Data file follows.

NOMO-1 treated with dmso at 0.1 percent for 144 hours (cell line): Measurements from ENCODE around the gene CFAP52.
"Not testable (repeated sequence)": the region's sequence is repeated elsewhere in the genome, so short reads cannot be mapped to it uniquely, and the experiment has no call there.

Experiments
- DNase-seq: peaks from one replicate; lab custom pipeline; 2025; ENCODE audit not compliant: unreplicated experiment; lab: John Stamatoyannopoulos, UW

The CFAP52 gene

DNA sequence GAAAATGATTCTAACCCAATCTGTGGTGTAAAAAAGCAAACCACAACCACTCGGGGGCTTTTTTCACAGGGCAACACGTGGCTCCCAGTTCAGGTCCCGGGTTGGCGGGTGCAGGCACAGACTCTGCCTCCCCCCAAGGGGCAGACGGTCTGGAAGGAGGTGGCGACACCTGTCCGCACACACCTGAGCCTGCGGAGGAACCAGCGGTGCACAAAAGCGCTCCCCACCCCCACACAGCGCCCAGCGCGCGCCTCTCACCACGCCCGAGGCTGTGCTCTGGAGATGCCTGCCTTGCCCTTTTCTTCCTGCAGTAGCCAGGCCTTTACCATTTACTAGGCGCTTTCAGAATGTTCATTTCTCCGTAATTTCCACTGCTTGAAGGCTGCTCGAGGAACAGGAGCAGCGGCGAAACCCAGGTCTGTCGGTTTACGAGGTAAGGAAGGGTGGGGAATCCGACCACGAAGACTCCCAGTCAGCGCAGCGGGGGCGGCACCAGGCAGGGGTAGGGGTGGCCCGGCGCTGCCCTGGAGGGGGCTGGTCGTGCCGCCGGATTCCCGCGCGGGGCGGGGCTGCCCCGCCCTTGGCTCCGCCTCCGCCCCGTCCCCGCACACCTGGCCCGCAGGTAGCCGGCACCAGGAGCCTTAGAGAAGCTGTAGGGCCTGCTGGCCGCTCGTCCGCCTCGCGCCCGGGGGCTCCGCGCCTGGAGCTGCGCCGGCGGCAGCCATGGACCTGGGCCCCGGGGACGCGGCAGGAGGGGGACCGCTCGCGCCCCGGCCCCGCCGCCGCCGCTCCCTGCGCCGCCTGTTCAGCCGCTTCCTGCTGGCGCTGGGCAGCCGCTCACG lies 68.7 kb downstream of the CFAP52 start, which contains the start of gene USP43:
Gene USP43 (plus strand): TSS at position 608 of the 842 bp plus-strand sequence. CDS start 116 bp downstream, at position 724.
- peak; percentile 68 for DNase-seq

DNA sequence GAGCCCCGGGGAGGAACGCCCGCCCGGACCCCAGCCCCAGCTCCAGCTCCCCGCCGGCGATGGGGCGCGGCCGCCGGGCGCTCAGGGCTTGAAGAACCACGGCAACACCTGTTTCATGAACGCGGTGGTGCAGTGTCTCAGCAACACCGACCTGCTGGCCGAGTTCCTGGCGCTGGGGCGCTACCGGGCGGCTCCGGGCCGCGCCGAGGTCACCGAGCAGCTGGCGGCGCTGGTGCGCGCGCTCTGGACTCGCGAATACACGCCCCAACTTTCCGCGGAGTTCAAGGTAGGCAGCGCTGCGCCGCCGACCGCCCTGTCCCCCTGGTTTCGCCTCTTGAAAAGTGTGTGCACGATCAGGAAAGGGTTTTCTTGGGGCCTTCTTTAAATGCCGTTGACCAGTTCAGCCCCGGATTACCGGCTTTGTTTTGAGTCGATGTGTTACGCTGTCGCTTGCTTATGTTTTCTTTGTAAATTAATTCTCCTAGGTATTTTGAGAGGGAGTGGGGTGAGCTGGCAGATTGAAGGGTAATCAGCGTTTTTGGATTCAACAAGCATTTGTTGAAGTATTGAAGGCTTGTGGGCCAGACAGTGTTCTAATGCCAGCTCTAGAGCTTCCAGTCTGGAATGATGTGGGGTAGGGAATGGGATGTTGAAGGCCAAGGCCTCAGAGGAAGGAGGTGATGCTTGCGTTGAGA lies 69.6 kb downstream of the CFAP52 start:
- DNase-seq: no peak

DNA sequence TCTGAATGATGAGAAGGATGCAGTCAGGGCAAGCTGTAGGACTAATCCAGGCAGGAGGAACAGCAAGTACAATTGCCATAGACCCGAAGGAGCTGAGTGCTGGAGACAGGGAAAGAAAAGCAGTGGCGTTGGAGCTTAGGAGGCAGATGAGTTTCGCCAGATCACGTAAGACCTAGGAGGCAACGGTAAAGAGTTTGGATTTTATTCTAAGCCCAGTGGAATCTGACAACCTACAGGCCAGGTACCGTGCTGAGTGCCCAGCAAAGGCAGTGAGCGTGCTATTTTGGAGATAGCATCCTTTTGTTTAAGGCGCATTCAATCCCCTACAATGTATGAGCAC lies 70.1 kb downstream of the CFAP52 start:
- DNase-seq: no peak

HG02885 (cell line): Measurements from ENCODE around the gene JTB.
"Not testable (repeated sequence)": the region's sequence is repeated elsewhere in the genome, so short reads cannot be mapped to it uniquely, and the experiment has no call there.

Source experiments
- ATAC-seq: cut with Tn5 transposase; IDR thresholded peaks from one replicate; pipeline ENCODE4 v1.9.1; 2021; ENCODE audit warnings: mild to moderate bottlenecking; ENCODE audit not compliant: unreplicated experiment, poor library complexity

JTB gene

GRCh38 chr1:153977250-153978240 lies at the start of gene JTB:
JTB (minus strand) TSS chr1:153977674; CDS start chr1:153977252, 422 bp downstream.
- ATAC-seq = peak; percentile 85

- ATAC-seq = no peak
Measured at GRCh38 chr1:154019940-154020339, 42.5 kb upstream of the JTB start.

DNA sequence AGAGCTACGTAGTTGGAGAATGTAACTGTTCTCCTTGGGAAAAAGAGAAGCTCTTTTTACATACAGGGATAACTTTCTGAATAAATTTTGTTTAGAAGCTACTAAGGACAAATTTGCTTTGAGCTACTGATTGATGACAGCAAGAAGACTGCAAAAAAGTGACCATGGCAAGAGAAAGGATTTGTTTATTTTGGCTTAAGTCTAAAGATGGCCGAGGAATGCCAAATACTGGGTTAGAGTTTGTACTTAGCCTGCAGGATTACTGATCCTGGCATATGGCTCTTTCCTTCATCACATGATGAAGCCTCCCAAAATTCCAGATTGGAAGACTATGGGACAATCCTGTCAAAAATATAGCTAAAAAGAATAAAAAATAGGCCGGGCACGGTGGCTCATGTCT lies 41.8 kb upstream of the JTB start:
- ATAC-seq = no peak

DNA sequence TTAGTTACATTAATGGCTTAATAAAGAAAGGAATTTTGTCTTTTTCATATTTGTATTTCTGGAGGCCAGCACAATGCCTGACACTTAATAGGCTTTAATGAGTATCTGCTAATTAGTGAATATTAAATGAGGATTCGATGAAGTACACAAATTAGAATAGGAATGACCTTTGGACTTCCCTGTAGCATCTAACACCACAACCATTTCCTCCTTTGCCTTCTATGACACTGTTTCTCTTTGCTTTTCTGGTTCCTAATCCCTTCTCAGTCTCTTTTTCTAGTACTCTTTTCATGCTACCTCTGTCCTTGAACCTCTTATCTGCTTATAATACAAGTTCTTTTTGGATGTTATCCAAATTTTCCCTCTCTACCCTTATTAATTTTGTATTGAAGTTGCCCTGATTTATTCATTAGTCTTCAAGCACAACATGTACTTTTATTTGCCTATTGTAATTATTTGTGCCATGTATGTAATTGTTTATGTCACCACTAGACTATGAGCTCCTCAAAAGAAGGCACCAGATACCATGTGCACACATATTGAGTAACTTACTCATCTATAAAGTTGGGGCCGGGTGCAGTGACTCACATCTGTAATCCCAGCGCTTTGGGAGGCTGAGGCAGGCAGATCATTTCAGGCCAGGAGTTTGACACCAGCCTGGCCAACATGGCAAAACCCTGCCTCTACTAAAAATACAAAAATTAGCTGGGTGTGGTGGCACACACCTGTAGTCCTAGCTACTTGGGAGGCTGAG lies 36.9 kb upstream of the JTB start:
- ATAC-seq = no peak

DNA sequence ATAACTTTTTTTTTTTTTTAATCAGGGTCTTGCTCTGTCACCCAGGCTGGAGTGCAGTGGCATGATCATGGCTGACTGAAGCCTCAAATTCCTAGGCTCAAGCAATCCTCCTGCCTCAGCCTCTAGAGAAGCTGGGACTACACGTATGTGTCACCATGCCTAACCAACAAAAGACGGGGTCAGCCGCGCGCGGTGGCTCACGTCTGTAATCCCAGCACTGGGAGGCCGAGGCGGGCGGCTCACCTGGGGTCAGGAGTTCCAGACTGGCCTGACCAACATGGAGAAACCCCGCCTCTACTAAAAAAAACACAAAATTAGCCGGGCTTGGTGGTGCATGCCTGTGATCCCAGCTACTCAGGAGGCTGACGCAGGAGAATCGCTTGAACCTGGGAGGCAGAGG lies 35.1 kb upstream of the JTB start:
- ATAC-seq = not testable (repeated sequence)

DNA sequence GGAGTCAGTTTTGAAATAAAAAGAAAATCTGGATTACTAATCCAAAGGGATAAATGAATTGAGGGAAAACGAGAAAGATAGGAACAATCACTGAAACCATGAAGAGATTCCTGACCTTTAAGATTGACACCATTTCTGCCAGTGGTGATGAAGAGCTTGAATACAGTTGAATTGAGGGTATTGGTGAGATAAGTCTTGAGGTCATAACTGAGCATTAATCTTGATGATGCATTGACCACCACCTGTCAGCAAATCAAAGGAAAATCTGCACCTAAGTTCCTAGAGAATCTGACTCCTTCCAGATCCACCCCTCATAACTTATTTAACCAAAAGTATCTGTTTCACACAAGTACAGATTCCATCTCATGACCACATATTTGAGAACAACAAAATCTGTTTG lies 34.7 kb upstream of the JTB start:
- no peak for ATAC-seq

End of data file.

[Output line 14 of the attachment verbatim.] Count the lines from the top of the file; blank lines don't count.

"Not testable (repeated sequence)": the region's sequence is repeated elsewhere in the genome, so short reads cannot be mapped to it uniquely, and the experiment has no call there.